This may be a stretch, but someday drones could be used to transport materials. If drones could transport materials from one side of the job site to the other, there will be less manual labor needed from the workers. This would be especially helpful in the hard to reach areas, where workers might have trouble moving materials with ease. The weight of the objects being transported would be an issue, though, depending on the size and power of the drone being used. Another issue would be how they would pick up the materials- manually attached by a human or mechanically with a claw or net.


3 Ways to Optimize Downtime

It’s the beginning of the winter season and many of you will experience a bit of downtime between jobs.  Here are 3 ways to maximize your free time benefitting you and your business.

#1 Create a marketing strategy for the coming year

Spending a little time planning for the future will benefit you and your business.  Put together a customized, cost-effective marketing program that will work year after year. Even seasoned contractors will learn how to build a strong marketing program and cost-effective methods of generating leads.  If you are unsure where to begin, Builders License Training Institute has created an online video course “Marketing for Contractors” (Choose your state to get started) that will walk you through the process and you could also earn continuing education credits for license renewal in the process.  WIN! WIN!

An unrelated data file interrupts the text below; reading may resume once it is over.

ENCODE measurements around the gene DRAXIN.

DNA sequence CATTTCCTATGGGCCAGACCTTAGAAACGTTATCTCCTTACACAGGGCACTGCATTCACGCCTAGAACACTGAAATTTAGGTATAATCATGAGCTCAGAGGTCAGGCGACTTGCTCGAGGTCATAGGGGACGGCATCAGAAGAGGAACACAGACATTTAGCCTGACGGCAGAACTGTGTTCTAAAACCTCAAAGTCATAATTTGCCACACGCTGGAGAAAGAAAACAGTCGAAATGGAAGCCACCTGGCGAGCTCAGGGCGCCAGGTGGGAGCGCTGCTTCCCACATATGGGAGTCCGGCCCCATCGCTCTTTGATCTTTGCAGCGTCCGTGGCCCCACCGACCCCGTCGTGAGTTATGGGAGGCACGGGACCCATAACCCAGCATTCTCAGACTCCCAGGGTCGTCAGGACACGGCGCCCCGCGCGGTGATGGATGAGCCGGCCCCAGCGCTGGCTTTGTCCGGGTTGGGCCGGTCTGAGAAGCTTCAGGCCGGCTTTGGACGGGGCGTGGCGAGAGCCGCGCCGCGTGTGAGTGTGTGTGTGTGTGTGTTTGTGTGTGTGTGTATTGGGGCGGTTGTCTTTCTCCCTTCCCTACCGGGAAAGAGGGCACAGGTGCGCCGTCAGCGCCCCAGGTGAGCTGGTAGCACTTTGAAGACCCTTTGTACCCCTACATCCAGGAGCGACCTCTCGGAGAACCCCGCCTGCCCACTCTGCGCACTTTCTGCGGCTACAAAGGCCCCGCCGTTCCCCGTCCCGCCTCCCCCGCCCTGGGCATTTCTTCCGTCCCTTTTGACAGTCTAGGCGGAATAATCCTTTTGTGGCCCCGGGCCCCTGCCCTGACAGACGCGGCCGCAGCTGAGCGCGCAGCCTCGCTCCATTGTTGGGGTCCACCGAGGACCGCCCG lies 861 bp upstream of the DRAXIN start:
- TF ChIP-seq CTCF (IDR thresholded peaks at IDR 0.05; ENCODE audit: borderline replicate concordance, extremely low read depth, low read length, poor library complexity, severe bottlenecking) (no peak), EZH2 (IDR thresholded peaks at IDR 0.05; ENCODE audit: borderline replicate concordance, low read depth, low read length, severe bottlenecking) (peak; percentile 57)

#2 Research the latest technological advances and equipment and how they can benefit your business specifically.  Learn to utilize them to enhance your services and increase your income and productivity. One of the more recent technological advances in the use of Drones in the construction industry.  Commercial drone usage is gaining in popularity and the demand continues to grow. Once used exclusively for military purposes, the drone is now utilized in a variety of industries. Join instructor Greg MacMaster and explore the advantages of using drone technology for Construction and Real Estate purposes.

#3 Broaden your knowledge base, learn new skills and meet continuing education requirements in the process.  Many states require a varying amount of continuing education each license renewal cycle.  Why not get a jumpstart on your education requirements and beat the deadline!  Even if you are not required to take continuing education to renew your license, you can always learn something new to enhance your skillset.  Check out the wide variety of General Education Courses available online.  While you are at it, how about providing a little education for your employees as well.


Drones for Construction

How are drones used in construction?